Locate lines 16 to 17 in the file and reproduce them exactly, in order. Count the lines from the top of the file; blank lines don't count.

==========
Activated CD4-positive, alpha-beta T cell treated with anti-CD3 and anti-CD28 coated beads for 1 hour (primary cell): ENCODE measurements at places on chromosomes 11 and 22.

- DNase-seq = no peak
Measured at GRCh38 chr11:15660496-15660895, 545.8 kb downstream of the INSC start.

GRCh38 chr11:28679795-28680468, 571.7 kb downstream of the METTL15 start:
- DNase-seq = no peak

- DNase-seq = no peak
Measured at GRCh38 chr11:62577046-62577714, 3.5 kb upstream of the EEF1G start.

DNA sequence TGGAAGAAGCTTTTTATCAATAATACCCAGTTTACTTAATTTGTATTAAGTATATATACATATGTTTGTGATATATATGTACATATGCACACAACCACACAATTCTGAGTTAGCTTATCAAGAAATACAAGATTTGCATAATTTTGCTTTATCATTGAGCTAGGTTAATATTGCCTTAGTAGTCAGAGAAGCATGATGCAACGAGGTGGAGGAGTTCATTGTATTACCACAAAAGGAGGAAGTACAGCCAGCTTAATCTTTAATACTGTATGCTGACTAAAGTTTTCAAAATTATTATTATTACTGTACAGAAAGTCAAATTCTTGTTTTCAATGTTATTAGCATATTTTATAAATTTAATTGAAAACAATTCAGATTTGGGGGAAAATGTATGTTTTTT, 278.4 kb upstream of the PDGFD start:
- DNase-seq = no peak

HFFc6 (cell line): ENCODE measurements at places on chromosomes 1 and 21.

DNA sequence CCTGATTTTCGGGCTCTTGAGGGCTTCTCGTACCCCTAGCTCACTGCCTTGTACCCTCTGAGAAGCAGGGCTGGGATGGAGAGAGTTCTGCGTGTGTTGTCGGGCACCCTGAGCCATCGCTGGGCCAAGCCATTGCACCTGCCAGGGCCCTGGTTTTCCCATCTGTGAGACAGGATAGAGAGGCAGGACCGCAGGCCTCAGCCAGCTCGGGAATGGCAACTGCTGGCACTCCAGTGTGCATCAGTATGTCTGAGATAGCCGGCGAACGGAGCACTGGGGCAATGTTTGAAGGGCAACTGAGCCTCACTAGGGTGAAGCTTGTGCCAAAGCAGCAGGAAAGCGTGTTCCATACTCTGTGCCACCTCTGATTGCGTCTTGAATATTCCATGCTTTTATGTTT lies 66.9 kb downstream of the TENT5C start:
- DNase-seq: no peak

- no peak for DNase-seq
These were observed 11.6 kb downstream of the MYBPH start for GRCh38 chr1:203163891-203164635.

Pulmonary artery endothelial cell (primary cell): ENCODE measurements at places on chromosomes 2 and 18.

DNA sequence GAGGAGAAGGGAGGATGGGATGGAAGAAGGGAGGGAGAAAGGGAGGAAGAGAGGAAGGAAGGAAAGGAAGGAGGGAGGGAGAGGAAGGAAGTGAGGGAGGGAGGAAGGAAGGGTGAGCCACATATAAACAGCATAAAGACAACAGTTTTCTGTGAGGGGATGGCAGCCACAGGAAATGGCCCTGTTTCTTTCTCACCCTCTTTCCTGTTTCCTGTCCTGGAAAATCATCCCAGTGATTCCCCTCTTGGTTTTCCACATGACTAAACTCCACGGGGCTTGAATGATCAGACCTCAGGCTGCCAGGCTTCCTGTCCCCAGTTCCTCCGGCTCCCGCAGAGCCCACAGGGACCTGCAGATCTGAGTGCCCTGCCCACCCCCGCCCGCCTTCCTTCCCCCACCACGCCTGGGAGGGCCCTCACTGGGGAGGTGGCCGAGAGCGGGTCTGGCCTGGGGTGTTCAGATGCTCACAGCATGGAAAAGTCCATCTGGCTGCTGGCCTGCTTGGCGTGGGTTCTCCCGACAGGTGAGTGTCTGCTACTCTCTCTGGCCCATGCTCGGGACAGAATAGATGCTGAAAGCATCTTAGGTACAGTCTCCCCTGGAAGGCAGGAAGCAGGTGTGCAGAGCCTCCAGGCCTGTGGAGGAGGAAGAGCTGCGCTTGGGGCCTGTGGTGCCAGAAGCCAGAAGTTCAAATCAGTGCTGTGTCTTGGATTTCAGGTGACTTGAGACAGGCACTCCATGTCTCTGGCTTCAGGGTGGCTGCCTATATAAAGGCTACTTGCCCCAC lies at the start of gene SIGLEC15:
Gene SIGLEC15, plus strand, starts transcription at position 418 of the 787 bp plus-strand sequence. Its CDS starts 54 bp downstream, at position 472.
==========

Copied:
DNA sequence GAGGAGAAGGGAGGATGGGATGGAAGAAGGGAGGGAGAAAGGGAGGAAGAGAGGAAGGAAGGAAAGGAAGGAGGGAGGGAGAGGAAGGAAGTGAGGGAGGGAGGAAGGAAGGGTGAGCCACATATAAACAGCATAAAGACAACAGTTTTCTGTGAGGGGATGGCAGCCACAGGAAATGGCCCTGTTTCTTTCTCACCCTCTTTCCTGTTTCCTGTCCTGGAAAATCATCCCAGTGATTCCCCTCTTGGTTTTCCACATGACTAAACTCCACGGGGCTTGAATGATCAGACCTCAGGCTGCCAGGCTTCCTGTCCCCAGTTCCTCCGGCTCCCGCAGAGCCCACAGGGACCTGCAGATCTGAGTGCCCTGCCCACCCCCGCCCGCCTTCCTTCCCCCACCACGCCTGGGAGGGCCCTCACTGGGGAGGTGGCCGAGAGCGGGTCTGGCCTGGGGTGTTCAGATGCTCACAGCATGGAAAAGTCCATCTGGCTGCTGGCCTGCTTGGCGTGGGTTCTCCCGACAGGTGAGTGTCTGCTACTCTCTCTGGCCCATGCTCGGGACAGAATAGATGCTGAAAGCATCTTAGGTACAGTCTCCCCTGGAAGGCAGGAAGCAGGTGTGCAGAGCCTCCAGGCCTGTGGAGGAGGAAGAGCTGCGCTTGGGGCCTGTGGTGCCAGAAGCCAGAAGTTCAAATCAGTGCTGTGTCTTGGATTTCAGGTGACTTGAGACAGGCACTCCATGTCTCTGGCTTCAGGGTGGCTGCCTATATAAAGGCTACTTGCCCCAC lies at the start of gene SIGLEC15:
Gene SIGLEC15, plus strand, starts transcription at position 418 of the 787 bp plus-strand sequence. Its CDS starts 54 bp downstream, at position 472.